Very short cycle times
Absolute on-time performance
Low operating costs
Timely supply chain communication
Clearly, companies need to move away from a push oriented production operation – one that is based on mythical forecasts, infinite production capacity and large lots – to a flow/pull-oriented environment, based on customer demand, short cycle scheduling and maximum flexibility.
It’s true that information technology has been used to facilitate business process change for the better. However, it’s a risky approach you shouldn’t bank on. It’s a much less risky business proposition to define your strategy and business processes first. The following three suggestions will help you to manage risk and increase the return from your overall investment.
1) Know that there’s no magic in new software. Unfortunately, in some cases executives have mistakenly expected the “new system” to be the fix. The benefits come from a well-defined strategy, effective processes and system use. This sounds like a confirmation of the obvious, but, the facts are that nine out of 10 companies don’t get it right.
2) Know what you need from your business processes to satisfy your strategy first, and then implement the information technology and tools that will best support those processes. For example, order-to-delivery is a highly variable, complex process that requires answers to many questions including:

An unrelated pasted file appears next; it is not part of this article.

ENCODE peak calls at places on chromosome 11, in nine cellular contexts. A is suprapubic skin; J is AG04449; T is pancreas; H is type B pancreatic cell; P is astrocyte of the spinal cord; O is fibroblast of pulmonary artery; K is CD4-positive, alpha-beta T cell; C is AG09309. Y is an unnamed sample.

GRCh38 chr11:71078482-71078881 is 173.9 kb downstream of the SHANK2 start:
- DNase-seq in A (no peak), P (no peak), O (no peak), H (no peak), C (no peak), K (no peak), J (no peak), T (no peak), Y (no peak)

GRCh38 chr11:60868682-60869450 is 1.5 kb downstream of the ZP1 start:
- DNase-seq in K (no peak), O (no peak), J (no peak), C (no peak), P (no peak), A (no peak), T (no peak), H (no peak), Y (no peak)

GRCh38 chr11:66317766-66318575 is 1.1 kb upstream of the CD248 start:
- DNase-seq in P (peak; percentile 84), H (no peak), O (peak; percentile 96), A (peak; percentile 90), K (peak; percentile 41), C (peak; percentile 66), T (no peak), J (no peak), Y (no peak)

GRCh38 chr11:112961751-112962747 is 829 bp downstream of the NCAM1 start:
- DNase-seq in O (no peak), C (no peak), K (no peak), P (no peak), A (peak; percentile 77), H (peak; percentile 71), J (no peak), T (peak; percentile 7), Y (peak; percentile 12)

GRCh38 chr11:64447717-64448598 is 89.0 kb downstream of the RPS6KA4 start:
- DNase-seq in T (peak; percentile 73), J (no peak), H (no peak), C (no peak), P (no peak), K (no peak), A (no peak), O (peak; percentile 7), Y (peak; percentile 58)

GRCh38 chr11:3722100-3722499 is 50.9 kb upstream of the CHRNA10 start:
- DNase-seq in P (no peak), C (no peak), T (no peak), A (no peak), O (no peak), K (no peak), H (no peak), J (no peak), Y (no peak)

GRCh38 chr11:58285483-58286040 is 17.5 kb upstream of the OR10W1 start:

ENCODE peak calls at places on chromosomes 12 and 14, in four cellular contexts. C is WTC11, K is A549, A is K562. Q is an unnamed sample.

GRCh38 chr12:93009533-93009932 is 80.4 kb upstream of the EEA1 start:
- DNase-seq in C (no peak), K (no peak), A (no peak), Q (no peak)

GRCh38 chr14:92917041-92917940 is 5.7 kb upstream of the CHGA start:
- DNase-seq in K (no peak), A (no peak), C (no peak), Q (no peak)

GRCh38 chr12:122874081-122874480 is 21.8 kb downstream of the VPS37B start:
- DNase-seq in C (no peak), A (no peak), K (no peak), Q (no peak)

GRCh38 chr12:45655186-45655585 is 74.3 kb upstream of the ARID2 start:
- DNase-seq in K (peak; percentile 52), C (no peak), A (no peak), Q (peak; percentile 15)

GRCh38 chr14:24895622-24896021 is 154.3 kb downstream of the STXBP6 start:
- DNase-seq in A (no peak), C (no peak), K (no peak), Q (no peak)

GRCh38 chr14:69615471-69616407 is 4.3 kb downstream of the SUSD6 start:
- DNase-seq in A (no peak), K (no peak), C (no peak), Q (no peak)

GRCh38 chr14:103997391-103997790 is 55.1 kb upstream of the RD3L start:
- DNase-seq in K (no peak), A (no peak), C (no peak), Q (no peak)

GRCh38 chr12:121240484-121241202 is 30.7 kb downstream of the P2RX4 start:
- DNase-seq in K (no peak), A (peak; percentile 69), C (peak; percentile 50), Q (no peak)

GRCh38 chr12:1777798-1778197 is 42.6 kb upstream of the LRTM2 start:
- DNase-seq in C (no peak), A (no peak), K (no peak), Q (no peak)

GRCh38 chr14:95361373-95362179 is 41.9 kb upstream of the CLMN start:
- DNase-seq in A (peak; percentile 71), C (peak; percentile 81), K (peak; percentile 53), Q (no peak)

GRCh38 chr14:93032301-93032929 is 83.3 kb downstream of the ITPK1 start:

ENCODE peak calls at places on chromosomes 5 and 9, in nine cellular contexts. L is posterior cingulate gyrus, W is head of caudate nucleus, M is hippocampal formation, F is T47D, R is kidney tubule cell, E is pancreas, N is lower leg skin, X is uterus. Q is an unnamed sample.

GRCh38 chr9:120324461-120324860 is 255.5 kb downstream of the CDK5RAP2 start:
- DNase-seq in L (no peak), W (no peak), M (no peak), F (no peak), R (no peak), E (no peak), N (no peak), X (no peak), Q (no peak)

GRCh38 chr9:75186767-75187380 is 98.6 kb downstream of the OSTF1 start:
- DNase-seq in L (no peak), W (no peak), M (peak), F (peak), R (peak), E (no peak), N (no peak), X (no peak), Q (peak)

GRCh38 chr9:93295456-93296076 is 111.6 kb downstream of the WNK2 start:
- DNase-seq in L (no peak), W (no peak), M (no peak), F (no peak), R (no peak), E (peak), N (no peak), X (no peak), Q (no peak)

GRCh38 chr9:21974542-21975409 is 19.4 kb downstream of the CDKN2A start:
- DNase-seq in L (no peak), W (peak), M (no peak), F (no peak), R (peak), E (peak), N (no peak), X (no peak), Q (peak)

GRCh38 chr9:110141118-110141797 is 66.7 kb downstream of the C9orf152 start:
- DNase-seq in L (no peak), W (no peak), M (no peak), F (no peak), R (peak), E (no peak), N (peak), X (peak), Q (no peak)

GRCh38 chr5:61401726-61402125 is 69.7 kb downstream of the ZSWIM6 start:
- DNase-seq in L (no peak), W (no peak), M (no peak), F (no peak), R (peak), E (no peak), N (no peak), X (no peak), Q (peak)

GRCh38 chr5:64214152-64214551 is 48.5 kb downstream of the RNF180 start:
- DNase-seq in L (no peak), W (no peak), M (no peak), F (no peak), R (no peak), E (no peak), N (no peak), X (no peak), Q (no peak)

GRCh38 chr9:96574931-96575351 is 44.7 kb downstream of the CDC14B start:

What’s the best schedule we can execute?
When will each order ship?
What will my service performance be?
- How can we utilize information technology to help predict what performance will be, considering variables such as product mix, capacity, people skills, vendor performance, material availability and customer priority preferences?
3) Acquire information technology that is flexible enough for configuring and reconfiguring as future business conditions dictate.
World-class manufacturers have many positive characteristics. One common characteristic is the consistent execution of a defined strategy through well-designed processes. This, coupled with the rejection of stagnation and dogged pursuit of perfection, is their silver bullet.
About the author:
R. Michael Donovan is the president of R. Michael Donovan & Co. Inc., an international management consulting firm. Contact him at 508-788-1100 or firstname.lastname@example.org. The firm’s Web address is www.rmdonovan.com.